In my last blog post, JasonNewell.NET - Past Present & Future, I outlined the direction that I was planning on taking with my company moving forward. Specifically, I planned to focus selling my products and terminating my consulting services. Needless to say, I didn't get too far down that road before I realized it was really, really bad idea.
I suppose like a lot of my big ideas, it wasn't very well thought out. Developing software is easy (for me anyway). The part that ultimately led to the demise of my plan was the business side of things. It didn't take me long to figure out that managing and supporting customers was more than I would be able to handle. When you purchase a piece of software, you expect a certain level support. How can I possibly support customers by myself and having a full-time job. Reality check, I can't. The unfortunate victim of that process has been the release of my new PowerToys for Solid Edge. It's sad to think that it was basically ready this time last year. I regret that it took so long and I apologize to those who waited patiently. I'm not too hard on myself though because sometimes be best way to learn is jumping in feet first and figure out if you can swim or not. I drowned, I admit it, let's move on shall we?
Regarding my plans for PowerToys for Solid Edge, I'm back where I started. It will remain free for as long as I own it. I will be up front now in saying that I do have a potential interested buyer. The potential buyer is in a wait-and-see mode but like I said, I want to be as up front as possible with my intentions. I approached said potential buyer because they have the resources to grow and support the product. I know the CEO personally and have 100% confidence that they would do a good job if they do decide to take over. Note: The latest version of PowerToys for Solid Edge has been released and is available for download.
Most of you know by now that Siemens has contracted me since the release of Solid Edge ST to work on the SDK. These contracts typically lasted 3-4 months and were right before RTM. 3-4 months may sound like a long time but in reality, it just wasn't enough time to get the documentation updated with the latest API changes AND everything else that needed to be addressed. I'll be the first to admit that the current SDK is nowhere near where we need it to be but I will say that it is difficult to appreciate how much better it is compared to when I started using it back around Solid Edge V9 days. It really has gotten better in recent years but it's difficult to see the incremental improvements because the API is so large. Another thing to note is that because the SDK help is bundled in the installation, you don't get access to the newest information until you install the latest version of Solid Edge. Siemens heard us on that one and is now offering the SDK online at www.solidedge.com/api. We've been told that URL may change but the point is that they will have an online version of the SDK moving forward.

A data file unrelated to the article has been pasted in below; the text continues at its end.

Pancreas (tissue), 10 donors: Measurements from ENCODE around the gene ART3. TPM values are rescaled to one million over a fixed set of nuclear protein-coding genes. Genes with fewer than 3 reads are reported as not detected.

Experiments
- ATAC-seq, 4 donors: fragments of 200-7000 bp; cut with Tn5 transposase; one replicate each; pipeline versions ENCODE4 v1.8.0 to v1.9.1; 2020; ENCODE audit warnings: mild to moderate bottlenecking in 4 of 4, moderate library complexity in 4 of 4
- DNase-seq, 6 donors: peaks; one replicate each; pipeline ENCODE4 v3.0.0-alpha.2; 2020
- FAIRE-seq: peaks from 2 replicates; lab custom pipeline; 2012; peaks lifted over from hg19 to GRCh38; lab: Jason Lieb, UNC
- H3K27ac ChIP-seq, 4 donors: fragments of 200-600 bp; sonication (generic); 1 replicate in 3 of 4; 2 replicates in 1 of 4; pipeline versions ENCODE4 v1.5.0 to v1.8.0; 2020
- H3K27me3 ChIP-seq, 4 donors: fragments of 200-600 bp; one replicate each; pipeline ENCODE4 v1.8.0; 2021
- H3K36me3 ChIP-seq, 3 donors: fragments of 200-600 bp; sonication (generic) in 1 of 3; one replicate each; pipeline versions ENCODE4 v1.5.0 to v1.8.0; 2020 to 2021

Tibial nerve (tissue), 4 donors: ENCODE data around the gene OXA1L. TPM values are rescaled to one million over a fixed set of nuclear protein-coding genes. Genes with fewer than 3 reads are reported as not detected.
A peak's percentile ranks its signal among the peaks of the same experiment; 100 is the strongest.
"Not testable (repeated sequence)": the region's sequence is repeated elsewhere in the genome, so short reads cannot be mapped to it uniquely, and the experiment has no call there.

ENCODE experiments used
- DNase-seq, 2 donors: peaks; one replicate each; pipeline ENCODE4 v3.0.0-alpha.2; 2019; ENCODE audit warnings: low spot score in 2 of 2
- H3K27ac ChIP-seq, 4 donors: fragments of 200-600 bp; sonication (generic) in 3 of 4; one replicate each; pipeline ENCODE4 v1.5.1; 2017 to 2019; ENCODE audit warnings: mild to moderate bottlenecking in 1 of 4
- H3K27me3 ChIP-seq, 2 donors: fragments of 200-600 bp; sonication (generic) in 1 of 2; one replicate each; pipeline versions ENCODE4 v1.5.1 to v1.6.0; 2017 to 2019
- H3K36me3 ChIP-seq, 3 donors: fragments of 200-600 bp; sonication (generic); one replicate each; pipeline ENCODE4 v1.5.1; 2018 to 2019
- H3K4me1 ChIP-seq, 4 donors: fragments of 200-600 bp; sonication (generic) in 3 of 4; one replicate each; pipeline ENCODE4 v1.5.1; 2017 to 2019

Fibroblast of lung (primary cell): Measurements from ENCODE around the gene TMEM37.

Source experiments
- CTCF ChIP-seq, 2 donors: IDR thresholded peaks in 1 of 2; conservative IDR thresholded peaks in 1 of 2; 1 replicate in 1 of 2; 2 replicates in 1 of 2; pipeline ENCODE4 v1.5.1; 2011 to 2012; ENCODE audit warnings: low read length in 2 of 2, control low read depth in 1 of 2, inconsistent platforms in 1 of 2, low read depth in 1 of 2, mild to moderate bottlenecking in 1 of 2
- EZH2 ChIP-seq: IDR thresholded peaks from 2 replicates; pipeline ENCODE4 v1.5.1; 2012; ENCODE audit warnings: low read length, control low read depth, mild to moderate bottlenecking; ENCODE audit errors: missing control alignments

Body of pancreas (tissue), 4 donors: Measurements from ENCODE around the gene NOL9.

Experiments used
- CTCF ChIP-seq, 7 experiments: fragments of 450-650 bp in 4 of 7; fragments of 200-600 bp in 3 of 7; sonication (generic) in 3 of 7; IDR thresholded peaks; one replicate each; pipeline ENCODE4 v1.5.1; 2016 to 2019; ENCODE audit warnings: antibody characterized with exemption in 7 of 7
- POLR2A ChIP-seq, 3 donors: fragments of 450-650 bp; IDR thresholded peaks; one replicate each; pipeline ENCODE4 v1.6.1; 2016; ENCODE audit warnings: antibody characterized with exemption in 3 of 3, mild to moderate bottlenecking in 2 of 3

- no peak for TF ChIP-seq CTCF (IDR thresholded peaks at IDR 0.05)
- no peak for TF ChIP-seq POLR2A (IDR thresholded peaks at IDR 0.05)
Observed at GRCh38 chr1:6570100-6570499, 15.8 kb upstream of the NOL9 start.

This leads me to the part that I'm really excited to share with you all. Starting this month, I will be working on the SDK (among other things) for a full year. I'm not at liberty to share all of the details of change but I can tell you that I am very pleased in the direction Siemens is heading with their developer community. That's not something that I could have said in years past. I also want the developer community to know that even though I have not been "visibly" involved in the community for a long time, I have worked very hard over the past several years in the background trying to bring about change. Credit goes out to Karsten Newbury and Dan Staples for taking time out of their busy schedules to listen and ultimately implement a plan of action to address the issues in the developer community.